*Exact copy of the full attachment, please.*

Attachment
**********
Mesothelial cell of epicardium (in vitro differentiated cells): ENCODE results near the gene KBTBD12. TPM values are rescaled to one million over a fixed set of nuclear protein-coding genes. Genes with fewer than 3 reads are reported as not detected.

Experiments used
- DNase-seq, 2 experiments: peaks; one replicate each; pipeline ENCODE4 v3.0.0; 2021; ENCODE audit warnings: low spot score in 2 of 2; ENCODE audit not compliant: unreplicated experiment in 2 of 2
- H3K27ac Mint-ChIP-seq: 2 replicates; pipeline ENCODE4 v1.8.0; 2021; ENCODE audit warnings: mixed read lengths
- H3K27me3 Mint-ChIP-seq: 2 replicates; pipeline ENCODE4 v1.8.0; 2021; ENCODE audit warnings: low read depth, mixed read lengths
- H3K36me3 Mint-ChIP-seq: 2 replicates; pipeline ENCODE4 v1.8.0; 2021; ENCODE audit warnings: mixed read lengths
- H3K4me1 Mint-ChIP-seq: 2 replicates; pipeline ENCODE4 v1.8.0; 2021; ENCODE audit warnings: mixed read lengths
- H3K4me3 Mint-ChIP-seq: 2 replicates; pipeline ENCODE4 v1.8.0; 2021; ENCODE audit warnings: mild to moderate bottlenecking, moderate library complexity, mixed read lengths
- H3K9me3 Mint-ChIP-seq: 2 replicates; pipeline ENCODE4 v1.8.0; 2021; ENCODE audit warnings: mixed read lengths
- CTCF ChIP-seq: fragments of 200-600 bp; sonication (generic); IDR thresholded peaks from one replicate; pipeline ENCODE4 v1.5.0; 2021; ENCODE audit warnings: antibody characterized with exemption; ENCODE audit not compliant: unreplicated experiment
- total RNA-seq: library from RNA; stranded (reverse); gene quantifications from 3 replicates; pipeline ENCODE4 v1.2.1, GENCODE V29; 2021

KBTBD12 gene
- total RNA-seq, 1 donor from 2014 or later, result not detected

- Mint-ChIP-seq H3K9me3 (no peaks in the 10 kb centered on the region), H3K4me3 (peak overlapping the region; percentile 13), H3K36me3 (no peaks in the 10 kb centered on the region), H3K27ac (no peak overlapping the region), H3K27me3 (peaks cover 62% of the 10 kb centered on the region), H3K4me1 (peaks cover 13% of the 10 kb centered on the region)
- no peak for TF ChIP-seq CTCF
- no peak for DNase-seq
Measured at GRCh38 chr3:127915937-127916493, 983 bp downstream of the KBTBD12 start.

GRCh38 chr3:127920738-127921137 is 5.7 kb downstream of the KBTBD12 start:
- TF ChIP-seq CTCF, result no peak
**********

Mesothelial cell of epicardium (in vitro differentiated cells): ENCODE results near the gene KBTBD12. TPM values are rescaled to one million over a fixed set of nuclear protein-coding genes. Genes with fewer than 3 reads are reported as not detected.

Experiments used
- DNase-seq, 2 experiments: peaks; one replicate each; pipeline ENCODE4 v3.0.0; 2021; ENCODE audit warnings: low spot score in 2 of 2; ENCODE audit not compliant: unreplicated experiment in 2 of 2
- H3K27ac Mint-ChIP-seq: 2 replicates; pipeline ENCODE4 v1.8.0; 2021; ENCODE audit warnings: mixed read lengths
- H3K27me3 Mint-ChIP-seq: 2 replicates; pipeline ENCODE4 v1.8.0; 2021; ENCODE audit warnings: low read depth, mixed read lengths
- H3K36me3 Mint-ChIP-seq: 2 replicates; pipeline ENCODE4 v1.8.0; 2021; ENCODE audit warnings: mixed read lengths
- H3K4me1 Mint-ChIP-seq: 2 replicates; pipeline ENCODE4 v1.8.0; 2021; ENCODE audit warnings: mixed read lengths
- H3K4me3 Mint-ChIP-seq: 2 replicates; pipeline ENCODE4 v1.8.0; 2021; ENCODE audit warnings: mild to moderate bottlenecking, moderate library complexity, mixed read lengths
- H3K9me3 Mint-ChIP-seq: 2 replicates; pipeline ENCODE4 v1.8.0; 2021; ENCODE audit warnings: mixed read lengths
- CTCF ChIP-seq: fragments of 200-600 bp; sonication (generic); IDR thresholded peaks from one replicate; pipeline ENCODE4 v1.5.0; 2021; ENCODE audit warnings: antibody characterized with exemption; ENCODE audit not compliant: unreplicated experiment
- total RNA-seq: library from RNA; stranded (reverse); gene quantifications from 3 replicates; pipeline ENCODE4 v1.2.1, GENCODE V29; 2021

KBTBD12 gene
- total RNA-seq, 1 donor from 2014 or later, result not detected

- Mint-ChIP-seq H3K9me3 (no peaks in the 10 kb centered on the region), H3K4me3 (peak overlapping the region; percentile 13), H3K36me3 (no peaks in the 10 kb centered on the region), H3K27ac (no peak overlapping the region), H3K27me3 (peaks cover 62% of the 10 kb centered on the region), H3K4me1 (peaks cover 13% of the 10 kb centered on the region)
- no peak for TF ChIP-seq CTCF
- no peak for DNase-seq
Measured at GRCh38 chr3:127915937-127916493, 983 bp downstream of the KBTBD12 start.

GRCh38 chr3:127920738-127921137 is 5.7 kb downstream of the KBTBD12 start:
- TF ChIP-seq CTCF, result no peak